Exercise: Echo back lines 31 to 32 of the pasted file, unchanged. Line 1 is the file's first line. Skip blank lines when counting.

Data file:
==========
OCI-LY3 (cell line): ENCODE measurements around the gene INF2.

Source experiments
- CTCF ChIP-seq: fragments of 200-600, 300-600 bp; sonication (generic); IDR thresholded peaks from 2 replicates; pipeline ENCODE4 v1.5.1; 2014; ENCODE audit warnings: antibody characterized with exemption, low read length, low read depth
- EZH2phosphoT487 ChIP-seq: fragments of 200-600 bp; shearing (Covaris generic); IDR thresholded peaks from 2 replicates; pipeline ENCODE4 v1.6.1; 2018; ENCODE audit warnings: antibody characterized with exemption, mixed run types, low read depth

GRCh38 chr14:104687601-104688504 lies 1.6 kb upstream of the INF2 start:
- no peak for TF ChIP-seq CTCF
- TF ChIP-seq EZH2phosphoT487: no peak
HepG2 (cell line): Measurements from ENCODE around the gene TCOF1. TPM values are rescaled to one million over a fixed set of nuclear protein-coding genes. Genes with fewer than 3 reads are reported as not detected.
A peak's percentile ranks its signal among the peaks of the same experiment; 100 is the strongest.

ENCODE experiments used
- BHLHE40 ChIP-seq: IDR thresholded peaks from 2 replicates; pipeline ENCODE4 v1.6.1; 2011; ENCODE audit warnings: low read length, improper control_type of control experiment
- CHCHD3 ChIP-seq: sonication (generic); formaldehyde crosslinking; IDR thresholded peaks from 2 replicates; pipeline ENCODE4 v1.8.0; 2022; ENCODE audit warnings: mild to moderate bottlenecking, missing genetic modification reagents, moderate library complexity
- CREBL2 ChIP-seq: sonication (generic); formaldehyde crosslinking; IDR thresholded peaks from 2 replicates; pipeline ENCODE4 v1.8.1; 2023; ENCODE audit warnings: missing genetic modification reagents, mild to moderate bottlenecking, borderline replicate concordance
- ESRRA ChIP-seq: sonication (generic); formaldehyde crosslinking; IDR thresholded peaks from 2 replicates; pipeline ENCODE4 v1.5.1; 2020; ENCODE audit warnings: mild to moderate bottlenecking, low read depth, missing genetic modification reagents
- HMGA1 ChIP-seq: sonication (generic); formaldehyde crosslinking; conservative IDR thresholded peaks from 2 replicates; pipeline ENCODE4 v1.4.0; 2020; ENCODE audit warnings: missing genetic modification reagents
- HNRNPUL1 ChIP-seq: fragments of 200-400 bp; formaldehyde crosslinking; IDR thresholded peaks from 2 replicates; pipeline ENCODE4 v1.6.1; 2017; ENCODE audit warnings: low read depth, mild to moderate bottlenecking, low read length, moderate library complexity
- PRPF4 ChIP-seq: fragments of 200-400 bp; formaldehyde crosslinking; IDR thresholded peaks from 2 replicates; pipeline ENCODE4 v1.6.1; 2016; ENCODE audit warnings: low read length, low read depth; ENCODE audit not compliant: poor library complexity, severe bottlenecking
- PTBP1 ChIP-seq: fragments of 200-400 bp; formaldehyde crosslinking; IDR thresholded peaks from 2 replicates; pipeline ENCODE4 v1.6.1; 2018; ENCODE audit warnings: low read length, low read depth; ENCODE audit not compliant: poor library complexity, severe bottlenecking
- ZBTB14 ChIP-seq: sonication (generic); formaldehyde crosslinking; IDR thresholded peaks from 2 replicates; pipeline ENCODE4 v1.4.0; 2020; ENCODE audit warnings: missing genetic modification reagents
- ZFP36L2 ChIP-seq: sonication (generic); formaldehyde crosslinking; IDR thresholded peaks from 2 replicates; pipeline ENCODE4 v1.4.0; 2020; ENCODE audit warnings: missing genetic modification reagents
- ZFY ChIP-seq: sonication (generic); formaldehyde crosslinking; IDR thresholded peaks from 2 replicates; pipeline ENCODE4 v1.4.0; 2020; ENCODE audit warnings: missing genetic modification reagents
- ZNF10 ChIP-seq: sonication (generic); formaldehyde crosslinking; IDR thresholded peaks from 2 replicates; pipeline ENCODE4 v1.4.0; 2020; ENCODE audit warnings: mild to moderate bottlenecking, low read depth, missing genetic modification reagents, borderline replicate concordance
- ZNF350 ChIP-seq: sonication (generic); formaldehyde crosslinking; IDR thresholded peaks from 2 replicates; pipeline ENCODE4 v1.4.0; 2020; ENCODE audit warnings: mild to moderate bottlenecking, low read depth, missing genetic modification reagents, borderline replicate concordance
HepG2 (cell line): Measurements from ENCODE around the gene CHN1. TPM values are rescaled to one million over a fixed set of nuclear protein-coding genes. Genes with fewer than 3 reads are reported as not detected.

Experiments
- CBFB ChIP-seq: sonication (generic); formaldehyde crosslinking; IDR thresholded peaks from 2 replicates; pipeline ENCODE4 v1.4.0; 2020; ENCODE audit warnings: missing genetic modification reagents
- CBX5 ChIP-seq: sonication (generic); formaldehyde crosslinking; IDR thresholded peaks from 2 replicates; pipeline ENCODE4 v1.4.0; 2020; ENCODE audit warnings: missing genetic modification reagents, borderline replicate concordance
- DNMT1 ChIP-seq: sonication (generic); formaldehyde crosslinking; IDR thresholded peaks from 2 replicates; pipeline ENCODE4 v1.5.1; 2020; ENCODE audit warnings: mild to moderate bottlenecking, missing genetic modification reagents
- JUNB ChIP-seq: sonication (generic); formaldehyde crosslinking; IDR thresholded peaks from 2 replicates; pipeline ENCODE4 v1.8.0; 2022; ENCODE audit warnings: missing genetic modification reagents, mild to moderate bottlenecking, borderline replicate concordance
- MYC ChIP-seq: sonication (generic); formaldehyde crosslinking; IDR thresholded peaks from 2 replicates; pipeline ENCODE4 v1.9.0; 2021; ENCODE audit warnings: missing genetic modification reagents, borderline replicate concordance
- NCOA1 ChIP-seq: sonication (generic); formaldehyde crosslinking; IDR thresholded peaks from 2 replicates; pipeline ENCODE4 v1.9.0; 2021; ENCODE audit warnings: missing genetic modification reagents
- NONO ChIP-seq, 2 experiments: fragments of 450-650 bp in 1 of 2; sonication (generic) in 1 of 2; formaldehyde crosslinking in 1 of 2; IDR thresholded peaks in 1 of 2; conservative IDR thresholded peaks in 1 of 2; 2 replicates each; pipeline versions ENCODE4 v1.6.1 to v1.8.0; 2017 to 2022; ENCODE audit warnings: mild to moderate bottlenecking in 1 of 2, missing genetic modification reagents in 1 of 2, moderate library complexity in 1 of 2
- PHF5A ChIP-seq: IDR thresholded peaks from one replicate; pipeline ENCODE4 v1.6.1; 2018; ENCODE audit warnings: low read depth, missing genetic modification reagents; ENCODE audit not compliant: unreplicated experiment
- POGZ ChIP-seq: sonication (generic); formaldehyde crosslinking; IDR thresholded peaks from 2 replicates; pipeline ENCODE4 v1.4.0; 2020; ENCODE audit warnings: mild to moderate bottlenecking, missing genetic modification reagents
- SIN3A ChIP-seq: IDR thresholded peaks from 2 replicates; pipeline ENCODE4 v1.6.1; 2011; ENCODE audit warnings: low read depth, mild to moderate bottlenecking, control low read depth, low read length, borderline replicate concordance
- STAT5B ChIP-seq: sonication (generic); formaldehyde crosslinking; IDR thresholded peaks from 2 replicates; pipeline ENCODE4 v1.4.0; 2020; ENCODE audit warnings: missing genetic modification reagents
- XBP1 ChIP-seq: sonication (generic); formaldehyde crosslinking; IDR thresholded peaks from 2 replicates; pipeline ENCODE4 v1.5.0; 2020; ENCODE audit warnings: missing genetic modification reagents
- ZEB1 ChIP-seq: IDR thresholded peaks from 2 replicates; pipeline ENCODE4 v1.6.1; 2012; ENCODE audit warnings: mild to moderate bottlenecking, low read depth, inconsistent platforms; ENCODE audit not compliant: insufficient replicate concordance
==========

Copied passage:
- NCOA1 ChIP-seq: sonication (generic); formaldehyde crosslinking; IDR thresholded peaks from 2 replicates; pipeline ENCODE4 v1.9.0; 2021; ENCODE audit warnings: missing genetic modification reagents
- NONO ChIP-seq, 2 experiments: fragments of 450-650 bp in 1 of 2; sonication (generic) in 1 of 2; formaldehyde crosslinking in 1 of 2; IDR thresholded peaks in 1 of 2; conservative IDR thresholded peaks in 1 of 2; 2 replicates each; pipeline versions ENCODE4 v1.6.1 to v1.8.0; 2017 to 2022; ENCODE audit warnings: mild to moderate bottlenecking in 1 of 2, missing genetic modification reagents in 1 of 2, moderate library complexity in 1 of 2